Committee on Missing Persons attempts to identify the remains of 2,001 individuals.
President Nicos Anastasiades of Cyprus and Turkish Cypriot leader Dervis Eroglou have agreed to jointly visit the anthropological laboratory of the Committee on Missing Persons (CMP) on July 24, before their meeting on the same day, the United Nations said this week.
This was announced by United Nations Special Representative in Cyprus Lisa Buttenheim, after Monday’s meeting of the two leaders in the UN protected zone in the area of the old Nicosia airport.
The visit had been agreed last week, without however setting a date.
Noting that the leaders met “in a positive and friendly atmosphere”, Buttenheim said they instructed their negotiators to conduct an additional special meeting on the issue of confidence building measures, and also on the methodology and the way forward, based on the proposals submitted by both sides, with a view to preparing suggestions for the next leaders meeting.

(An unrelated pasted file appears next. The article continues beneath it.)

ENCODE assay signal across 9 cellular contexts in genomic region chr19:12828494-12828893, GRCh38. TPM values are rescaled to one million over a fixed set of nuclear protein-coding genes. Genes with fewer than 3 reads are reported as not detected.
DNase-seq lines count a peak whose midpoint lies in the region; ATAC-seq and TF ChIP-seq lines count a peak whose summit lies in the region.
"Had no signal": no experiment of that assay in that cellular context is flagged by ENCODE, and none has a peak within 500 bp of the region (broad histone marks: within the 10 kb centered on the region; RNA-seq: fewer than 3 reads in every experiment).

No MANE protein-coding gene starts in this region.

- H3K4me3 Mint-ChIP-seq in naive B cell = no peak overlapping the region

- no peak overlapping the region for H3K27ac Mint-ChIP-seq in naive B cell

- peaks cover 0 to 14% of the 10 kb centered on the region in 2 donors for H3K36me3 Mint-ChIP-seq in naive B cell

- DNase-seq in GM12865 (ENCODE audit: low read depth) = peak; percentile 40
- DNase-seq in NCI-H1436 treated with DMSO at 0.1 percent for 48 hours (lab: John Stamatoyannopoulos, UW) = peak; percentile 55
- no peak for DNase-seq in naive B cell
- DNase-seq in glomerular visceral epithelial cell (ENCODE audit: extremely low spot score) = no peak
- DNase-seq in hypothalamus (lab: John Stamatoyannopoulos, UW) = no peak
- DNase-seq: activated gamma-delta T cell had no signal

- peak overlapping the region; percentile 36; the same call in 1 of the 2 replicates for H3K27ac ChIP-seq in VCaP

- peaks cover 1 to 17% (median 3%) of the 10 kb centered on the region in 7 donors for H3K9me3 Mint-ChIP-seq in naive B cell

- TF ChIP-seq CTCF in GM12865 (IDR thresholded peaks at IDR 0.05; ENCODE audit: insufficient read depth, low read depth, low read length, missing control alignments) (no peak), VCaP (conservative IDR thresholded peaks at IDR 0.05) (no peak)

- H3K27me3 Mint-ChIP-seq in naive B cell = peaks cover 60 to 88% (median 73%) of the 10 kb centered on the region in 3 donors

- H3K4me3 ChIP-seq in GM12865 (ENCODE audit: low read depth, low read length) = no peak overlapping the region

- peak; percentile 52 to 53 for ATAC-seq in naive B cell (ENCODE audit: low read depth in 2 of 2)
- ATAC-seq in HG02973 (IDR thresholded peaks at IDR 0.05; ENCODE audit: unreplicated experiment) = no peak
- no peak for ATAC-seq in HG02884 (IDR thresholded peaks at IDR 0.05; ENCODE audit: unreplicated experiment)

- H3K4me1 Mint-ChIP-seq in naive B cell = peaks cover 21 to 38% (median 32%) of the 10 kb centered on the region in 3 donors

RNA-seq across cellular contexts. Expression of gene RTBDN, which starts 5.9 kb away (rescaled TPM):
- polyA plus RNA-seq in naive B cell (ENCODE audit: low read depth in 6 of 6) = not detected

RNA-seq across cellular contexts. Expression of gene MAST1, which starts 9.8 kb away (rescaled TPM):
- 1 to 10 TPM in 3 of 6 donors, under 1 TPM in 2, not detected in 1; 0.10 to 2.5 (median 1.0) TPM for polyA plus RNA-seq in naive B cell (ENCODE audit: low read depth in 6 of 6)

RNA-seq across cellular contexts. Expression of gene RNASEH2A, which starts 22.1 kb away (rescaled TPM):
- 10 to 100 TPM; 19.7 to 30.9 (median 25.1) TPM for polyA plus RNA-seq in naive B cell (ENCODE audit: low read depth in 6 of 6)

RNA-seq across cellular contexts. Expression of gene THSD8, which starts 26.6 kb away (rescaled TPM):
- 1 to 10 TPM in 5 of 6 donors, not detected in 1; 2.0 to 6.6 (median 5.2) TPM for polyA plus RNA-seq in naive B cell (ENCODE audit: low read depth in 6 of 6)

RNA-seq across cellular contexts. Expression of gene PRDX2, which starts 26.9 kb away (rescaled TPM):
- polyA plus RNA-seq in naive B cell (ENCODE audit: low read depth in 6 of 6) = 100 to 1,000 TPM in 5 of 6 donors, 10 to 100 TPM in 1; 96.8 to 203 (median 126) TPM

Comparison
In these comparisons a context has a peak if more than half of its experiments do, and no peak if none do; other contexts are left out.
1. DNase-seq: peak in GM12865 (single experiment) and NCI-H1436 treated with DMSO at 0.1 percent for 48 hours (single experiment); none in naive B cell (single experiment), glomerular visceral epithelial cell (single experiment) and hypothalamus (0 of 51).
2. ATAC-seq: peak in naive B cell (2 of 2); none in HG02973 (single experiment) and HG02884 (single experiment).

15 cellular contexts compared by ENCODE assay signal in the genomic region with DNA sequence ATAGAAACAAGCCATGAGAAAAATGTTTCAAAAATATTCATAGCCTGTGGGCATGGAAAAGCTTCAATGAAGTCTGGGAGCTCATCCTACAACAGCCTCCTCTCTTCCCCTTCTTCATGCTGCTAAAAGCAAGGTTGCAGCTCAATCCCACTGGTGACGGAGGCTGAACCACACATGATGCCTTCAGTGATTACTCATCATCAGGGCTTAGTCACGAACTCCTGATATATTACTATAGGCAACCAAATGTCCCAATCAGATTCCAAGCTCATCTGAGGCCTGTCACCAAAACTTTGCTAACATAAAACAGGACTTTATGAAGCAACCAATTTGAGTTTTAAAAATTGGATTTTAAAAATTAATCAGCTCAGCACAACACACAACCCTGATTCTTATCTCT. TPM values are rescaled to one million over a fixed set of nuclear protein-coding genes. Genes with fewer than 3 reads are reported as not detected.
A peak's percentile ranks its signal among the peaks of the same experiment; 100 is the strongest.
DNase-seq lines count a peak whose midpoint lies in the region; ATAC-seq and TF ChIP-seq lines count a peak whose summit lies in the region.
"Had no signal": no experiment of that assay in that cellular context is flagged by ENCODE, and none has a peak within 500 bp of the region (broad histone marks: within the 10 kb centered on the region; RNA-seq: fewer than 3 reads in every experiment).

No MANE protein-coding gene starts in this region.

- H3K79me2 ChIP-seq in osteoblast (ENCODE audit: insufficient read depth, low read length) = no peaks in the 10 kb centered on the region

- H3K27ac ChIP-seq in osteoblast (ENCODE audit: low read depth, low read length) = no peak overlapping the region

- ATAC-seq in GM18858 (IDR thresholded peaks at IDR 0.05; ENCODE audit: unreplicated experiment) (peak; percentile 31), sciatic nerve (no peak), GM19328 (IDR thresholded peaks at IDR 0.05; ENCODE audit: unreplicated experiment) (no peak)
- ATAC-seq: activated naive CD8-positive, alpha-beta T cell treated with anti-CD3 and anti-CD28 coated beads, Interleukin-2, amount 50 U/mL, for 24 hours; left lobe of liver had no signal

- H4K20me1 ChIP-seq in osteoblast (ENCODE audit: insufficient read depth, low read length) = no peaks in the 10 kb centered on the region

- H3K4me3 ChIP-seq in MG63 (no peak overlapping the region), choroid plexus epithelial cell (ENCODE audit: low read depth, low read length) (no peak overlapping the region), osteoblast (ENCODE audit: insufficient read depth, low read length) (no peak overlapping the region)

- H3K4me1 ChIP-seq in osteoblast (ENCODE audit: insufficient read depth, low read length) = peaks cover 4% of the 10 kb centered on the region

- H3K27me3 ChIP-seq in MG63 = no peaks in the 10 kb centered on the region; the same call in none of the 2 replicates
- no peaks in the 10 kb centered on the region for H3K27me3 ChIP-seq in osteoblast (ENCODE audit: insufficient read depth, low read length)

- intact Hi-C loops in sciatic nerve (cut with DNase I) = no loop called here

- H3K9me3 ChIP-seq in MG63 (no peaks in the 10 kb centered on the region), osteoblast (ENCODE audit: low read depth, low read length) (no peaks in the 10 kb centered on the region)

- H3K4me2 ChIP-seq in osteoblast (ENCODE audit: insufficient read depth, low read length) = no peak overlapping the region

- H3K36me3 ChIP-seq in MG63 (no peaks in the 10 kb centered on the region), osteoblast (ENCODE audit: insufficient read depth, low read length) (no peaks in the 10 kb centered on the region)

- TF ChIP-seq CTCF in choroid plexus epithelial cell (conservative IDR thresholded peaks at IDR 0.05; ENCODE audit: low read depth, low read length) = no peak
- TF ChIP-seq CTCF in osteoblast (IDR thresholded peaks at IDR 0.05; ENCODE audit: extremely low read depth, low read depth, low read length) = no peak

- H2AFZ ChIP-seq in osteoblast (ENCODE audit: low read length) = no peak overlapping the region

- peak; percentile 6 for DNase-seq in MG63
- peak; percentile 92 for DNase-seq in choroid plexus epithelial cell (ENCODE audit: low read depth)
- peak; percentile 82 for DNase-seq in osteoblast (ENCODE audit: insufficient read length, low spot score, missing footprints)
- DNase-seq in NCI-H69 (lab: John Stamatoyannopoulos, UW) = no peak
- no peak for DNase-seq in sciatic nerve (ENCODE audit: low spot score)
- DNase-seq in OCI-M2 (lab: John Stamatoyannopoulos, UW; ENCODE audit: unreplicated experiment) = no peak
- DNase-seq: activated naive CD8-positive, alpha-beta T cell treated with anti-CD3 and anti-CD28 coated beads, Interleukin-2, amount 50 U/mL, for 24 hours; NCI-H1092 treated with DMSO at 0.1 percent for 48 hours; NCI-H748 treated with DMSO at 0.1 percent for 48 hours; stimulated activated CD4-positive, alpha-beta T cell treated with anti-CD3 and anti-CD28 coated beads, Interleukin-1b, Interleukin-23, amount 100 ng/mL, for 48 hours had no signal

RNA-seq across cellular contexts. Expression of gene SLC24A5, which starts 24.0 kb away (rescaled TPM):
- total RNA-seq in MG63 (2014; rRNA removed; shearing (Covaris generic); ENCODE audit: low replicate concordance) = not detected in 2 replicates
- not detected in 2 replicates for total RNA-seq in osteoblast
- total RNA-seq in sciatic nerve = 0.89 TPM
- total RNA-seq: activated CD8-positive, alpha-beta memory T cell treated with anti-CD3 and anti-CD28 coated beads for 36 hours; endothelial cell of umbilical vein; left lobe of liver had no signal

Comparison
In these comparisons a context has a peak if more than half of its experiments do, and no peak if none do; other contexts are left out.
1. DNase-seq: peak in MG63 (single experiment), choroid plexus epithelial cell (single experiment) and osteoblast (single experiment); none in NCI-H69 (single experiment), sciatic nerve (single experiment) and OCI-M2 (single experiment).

The Committee on Missing Persons is a bi-communal body established in 1981 with the participation of the United Nations.
Following the establishment of an agreed list of missing persons, the CMP’s objective is to recover, identify, and return to their families the remains of 2,001 persons – 502 Turkish Cypriots and 1,493 Greek Cypriots – who went missing during inter-communal strife in the 1960s and the 1974 Turkish invasion.
The CMP employs a bi-communal forensic team of more than 60 Cypriot archaeologists, anthropologists and geneticists, who conduct excavations throughout the island and anthropological and genetic analyses of remains at the CMP Anthropological Laboratory.